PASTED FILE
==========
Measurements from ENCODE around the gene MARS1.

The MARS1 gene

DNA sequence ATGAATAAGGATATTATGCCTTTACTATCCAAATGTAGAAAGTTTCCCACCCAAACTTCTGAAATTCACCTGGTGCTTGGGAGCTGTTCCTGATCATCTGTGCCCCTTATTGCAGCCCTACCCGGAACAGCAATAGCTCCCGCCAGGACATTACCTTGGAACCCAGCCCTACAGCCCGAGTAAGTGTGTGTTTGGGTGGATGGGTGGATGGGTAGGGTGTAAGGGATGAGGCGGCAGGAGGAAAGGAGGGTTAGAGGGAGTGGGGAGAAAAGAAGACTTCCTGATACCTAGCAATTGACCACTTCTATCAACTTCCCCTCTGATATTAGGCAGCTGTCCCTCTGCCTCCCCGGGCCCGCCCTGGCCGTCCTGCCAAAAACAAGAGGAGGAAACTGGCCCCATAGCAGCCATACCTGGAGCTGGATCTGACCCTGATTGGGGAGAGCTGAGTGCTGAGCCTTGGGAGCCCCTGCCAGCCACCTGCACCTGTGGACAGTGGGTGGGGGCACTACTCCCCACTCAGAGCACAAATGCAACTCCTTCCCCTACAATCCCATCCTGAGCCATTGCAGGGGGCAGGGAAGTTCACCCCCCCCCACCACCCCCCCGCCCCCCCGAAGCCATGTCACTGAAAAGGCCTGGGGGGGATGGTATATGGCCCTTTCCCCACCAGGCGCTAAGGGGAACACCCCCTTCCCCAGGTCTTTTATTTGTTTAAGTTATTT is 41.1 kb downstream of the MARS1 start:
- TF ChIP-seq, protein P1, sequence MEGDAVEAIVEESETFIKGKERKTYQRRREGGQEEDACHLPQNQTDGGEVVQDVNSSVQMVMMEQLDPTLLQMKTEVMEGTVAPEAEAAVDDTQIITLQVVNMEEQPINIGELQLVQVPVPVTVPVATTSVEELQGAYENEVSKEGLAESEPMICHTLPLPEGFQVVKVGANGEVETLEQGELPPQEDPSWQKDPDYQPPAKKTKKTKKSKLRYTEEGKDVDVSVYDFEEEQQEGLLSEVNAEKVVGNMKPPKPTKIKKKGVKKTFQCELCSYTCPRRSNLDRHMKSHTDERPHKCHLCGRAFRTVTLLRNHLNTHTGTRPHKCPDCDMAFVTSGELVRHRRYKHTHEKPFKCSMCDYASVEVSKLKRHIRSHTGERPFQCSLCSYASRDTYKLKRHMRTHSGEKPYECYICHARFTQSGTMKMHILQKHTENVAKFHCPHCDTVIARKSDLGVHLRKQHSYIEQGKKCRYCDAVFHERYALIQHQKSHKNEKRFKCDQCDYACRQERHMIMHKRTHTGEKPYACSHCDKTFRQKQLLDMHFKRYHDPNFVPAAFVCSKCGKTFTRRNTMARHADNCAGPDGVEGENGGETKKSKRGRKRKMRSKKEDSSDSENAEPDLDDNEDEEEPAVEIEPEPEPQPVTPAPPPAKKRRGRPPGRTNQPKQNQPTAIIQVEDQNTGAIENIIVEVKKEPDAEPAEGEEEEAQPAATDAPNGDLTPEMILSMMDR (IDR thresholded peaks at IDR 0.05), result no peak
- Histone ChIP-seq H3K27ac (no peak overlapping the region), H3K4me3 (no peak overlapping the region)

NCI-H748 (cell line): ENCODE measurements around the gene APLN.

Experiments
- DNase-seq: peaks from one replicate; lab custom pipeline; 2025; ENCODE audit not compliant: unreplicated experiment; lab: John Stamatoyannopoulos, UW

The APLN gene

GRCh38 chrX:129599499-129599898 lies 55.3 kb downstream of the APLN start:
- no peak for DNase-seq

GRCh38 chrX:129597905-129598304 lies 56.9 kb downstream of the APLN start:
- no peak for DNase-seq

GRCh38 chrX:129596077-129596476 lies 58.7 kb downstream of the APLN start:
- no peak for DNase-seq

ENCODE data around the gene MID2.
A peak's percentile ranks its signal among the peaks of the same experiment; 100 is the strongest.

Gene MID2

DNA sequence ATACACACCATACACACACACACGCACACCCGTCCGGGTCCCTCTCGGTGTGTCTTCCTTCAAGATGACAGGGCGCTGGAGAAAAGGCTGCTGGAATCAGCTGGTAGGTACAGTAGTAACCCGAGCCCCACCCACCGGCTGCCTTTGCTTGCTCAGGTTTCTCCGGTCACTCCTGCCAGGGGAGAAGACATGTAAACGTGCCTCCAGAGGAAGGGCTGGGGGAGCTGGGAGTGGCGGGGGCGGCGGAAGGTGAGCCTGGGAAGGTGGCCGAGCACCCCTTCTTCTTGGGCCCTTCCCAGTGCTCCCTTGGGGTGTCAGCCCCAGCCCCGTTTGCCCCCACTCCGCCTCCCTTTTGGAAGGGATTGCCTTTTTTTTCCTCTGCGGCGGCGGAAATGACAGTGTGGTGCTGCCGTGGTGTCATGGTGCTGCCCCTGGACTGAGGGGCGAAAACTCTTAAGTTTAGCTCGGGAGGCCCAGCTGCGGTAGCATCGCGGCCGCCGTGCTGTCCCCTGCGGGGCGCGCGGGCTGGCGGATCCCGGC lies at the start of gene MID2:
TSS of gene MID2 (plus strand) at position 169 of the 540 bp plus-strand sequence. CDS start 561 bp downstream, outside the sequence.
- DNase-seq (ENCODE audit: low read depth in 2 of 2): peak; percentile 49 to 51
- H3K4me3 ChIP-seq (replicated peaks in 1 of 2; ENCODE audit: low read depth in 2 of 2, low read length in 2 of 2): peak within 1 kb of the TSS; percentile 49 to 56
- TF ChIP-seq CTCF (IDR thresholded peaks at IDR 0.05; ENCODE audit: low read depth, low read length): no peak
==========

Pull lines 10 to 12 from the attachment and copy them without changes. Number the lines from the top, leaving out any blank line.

GRCh38 chrX:129599499-129599898 lies 55.3 kb downstream of the APLN start:
- no peak for DNase-seq

GRCh38 chrX:129597905-129598304 lies 56.9 kb downstream of the APLN start: